In the wake of the Supreme Court’s decision to strip federal abortion rights in the US, many people wonder how the apps they use every day could suddenly turn against them.
As concerns mount over the endless source of data that tech companies have built an entire industry around, Google is taking at least one step to mitigate potential damage associated with location tracking.
The company announced in a blog post Friday that it would remove location history data from some “particularly personal” places from a Google Account shortly after someone visited it. Locations from which the data will be deleted include “medical facilities such as counseling centers, domestic violence shelters, abortion clinics, fertility centers, addiction treatment facilities, weight loss clinics, cosmetic surgery clinics, and others,” the blog said.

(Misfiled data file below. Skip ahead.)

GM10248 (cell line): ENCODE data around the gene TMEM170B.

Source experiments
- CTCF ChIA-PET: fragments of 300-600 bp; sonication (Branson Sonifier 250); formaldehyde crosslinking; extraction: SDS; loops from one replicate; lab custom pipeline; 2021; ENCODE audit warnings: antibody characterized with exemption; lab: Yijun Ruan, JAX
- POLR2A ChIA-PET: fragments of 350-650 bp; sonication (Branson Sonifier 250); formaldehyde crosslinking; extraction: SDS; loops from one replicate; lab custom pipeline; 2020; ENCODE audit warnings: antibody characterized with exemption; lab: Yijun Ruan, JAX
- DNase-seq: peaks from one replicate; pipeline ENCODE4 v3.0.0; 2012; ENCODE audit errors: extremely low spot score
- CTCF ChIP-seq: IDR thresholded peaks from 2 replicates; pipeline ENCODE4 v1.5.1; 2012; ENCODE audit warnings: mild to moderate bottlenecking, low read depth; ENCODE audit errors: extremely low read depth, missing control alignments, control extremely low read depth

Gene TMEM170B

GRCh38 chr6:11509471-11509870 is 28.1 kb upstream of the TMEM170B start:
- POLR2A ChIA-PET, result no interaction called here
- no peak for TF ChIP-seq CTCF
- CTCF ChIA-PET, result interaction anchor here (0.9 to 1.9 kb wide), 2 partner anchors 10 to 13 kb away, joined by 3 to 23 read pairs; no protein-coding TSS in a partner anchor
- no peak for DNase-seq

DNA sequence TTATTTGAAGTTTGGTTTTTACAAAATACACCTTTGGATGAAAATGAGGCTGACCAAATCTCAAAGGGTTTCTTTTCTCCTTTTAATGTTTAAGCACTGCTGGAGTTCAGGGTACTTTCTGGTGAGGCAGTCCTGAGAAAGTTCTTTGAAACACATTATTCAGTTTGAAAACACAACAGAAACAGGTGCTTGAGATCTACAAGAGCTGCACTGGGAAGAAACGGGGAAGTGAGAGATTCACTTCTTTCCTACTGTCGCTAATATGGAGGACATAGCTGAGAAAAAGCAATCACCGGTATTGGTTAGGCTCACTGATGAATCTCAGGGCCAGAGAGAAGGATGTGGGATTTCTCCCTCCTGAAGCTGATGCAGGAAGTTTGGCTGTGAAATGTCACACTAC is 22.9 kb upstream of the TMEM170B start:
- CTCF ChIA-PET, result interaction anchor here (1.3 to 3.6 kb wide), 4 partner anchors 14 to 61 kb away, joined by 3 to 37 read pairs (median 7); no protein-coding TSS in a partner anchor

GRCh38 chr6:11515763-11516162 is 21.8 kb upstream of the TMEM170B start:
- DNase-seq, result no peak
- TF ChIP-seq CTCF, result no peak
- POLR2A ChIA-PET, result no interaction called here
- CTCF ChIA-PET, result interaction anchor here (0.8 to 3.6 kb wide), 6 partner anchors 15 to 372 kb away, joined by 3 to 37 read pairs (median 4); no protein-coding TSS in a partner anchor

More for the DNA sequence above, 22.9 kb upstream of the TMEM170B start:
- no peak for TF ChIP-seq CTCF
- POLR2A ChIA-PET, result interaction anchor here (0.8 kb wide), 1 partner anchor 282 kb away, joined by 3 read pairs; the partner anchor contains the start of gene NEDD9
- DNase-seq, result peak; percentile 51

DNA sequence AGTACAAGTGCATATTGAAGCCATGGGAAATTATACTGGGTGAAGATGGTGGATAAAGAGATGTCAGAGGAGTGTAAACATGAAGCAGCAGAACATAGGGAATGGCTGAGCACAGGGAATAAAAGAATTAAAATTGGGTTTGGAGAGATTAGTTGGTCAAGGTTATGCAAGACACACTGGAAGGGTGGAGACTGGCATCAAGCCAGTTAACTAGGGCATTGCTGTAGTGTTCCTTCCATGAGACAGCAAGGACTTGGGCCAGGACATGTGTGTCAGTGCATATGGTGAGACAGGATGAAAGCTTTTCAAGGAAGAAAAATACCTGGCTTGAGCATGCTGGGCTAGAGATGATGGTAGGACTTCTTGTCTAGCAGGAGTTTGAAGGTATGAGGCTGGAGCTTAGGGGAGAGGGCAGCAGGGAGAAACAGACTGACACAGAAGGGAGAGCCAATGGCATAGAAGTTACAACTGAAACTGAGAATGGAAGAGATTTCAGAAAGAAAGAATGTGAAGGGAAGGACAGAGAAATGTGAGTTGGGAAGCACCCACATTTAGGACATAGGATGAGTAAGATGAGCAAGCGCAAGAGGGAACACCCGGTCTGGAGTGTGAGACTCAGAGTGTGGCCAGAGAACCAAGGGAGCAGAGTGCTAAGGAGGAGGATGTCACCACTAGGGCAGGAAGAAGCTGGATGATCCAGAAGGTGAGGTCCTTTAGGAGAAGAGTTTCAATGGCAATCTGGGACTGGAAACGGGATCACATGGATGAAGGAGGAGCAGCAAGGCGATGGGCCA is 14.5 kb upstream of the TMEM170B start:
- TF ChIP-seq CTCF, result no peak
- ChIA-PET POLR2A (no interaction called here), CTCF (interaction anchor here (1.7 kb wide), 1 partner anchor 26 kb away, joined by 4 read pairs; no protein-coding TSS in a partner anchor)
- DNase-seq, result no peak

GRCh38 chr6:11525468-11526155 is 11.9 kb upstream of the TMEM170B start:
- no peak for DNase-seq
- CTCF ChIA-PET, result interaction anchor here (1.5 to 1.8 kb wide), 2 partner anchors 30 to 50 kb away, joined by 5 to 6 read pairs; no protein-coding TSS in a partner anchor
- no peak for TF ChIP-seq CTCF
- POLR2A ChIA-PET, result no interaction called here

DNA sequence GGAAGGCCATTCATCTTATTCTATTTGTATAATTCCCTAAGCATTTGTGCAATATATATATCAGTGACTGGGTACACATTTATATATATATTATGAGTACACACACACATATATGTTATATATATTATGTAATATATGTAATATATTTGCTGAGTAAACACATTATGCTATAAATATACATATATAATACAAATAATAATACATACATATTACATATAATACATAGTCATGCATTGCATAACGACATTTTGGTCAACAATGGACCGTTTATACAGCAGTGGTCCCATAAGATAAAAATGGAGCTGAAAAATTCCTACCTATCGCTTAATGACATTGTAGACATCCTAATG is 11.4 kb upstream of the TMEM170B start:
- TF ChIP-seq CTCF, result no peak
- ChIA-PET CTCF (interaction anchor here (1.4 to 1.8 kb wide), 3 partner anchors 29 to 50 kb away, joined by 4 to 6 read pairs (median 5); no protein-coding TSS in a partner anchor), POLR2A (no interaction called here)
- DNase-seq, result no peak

Google also noted that Fitbit users who use the device’s accompanying software as a period tracker will have to delete these entries one at a time, but an easier way to “delete multiple logs at once” is coming.
The location history change will take effect in the coming weeks, emptying a potential bucket of data that law enforcement agencies could demand from the company. Google notes that the location history feature is turned off by default for people using the services, but if you’re unsure it’s always worth checking what personal information you’re actively sharing with technical data brokers, especially now.